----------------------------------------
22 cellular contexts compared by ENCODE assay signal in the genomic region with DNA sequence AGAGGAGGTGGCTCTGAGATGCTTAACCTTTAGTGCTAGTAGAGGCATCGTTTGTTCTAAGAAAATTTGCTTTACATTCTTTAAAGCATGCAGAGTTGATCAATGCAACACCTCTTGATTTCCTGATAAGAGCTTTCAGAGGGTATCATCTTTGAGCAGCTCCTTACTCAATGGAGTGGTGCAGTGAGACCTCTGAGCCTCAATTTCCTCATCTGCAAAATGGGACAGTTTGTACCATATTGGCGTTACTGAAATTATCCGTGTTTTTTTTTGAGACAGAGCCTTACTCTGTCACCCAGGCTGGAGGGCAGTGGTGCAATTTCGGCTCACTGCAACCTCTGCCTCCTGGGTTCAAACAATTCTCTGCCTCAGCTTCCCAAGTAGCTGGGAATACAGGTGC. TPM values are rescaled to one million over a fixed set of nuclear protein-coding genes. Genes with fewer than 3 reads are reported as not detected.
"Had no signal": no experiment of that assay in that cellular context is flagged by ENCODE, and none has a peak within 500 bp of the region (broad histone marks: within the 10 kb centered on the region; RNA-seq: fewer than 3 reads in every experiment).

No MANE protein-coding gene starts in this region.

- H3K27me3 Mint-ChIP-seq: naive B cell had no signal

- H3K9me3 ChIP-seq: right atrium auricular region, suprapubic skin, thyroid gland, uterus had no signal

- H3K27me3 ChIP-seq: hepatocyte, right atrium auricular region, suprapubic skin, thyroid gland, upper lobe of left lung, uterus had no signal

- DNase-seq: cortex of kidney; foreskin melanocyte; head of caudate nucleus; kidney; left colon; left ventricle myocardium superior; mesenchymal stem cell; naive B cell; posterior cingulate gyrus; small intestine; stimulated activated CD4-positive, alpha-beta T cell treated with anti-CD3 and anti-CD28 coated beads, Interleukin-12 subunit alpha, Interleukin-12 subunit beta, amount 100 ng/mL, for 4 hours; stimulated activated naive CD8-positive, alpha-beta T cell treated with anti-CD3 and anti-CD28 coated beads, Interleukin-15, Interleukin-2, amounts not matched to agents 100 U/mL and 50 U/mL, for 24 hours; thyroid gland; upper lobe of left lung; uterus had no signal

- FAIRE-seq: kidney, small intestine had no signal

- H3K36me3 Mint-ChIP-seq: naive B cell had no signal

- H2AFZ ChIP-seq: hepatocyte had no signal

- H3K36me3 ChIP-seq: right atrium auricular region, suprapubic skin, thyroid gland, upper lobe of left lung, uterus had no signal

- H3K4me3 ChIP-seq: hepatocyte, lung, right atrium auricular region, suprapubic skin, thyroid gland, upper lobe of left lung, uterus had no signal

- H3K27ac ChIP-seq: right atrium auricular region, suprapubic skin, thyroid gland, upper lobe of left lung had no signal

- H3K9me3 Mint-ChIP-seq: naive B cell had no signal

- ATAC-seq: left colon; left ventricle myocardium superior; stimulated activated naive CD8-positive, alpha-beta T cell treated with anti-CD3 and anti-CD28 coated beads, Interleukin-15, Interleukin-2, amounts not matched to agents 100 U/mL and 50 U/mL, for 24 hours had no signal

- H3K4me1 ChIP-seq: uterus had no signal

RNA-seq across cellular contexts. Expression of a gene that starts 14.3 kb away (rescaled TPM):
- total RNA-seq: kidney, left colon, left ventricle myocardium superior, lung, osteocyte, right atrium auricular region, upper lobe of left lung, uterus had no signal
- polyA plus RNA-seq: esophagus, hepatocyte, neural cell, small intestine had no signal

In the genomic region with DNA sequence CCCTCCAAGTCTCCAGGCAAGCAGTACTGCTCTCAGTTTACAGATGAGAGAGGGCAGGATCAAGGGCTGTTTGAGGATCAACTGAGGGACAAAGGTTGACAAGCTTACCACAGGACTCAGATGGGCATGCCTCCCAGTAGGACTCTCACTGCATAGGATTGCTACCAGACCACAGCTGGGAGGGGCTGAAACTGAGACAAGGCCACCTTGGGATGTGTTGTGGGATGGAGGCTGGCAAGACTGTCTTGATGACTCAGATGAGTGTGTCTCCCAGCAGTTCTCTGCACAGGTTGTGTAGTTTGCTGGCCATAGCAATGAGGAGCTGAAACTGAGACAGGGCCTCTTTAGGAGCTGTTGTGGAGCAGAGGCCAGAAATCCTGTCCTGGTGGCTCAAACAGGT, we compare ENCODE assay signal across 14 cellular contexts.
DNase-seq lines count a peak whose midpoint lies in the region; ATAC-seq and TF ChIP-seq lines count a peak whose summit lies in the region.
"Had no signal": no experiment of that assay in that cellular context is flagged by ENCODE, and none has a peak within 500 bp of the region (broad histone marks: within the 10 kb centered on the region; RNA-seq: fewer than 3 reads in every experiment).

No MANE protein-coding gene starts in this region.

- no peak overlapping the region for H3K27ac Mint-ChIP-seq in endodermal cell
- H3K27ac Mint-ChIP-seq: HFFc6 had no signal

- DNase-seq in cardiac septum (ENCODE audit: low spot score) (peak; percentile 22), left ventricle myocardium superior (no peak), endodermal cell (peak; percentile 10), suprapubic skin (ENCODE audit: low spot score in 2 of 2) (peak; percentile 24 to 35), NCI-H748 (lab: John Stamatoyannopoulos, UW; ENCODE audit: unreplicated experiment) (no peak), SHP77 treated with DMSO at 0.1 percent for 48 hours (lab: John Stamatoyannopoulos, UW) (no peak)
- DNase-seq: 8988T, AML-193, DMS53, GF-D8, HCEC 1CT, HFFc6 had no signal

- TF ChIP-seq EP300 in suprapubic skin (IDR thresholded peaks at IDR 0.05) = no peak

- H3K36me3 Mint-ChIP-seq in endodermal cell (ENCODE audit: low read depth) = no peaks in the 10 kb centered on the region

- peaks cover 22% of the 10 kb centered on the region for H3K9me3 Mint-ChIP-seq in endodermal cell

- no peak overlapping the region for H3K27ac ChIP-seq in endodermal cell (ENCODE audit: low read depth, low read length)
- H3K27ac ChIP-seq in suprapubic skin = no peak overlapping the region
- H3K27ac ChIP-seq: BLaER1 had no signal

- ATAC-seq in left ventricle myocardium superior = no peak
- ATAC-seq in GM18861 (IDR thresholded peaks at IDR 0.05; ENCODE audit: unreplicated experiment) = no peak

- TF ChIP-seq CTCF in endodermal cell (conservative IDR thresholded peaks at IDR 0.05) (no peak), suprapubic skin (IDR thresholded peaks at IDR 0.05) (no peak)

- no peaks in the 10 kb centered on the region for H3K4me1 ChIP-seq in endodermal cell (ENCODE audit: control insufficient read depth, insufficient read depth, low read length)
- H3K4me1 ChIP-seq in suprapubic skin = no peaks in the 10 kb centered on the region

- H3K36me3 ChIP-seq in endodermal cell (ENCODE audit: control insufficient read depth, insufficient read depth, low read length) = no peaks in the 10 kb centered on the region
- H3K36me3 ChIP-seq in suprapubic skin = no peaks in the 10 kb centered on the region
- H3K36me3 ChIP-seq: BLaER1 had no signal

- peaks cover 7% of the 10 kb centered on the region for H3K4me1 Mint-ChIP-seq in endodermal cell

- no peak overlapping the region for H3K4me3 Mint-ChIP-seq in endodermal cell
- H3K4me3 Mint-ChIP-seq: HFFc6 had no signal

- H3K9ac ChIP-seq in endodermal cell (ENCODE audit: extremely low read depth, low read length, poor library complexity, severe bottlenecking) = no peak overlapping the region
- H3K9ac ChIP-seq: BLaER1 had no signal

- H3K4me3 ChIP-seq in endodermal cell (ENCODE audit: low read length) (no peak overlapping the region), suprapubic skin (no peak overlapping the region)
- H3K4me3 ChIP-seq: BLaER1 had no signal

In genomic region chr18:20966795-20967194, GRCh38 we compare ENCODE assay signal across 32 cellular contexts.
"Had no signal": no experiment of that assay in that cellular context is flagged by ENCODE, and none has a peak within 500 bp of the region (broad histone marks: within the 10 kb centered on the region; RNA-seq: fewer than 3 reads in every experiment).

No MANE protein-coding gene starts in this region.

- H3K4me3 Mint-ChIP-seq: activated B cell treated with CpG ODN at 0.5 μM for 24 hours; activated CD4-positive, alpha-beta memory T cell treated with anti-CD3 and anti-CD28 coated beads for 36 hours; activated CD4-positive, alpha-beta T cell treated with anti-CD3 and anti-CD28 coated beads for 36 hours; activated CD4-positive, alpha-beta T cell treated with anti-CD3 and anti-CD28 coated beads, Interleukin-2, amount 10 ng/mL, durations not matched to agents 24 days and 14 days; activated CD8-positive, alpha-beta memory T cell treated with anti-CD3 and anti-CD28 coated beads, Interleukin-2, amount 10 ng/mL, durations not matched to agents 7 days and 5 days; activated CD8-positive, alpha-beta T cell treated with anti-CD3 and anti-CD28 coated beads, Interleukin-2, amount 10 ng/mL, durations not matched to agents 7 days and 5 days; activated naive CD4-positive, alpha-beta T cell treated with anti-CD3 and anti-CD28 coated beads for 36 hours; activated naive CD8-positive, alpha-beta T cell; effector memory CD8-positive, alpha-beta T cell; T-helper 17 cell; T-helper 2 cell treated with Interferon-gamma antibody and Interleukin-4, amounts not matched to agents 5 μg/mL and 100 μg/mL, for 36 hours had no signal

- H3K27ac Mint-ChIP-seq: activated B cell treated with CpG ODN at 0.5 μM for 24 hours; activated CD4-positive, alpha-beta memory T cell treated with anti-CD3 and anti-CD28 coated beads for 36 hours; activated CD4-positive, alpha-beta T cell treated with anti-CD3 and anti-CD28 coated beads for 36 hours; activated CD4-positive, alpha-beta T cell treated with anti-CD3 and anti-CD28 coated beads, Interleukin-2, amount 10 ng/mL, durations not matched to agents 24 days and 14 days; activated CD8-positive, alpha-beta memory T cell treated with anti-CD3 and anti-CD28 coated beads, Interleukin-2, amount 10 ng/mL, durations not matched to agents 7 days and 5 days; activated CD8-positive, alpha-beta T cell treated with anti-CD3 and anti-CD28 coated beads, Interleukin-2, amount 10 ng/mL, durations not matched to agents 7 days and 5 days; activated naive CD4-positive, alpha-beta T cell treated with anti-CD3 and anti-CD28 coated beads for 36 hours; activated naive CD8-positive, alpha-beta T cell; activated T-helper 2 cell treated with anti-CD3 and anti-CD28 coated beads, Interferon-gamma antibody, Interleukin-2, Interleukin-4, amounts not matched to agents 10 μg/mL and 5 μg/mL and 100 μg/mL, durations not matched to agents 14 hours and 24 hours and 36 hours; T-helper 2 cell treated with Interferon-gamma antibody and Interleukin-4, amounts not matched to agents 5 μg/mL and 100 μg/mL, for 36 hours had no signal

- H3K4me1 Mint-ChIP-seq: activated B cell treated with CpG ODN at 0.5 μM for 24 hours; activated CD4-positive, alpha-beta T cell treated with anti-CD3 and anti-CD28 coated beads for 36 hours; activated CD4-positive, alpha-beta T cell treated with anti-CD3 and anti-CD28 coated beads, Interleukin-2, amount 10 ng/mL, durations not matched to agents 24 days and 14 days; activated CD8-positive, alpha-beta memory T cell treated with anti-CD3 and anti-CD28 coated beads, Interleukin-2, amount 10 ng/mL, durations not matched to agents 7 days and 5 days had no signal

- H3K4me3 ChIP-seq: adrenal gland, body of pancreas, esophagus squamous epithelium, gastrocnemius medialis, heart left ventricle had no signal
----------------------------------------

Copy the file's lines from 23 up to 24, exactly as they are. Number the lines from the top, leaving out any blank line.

No MANE protein-coding gene starts in this region.

- no peak overlapping the region for H3K27ac Mint-ChIP-seq in endodermal cell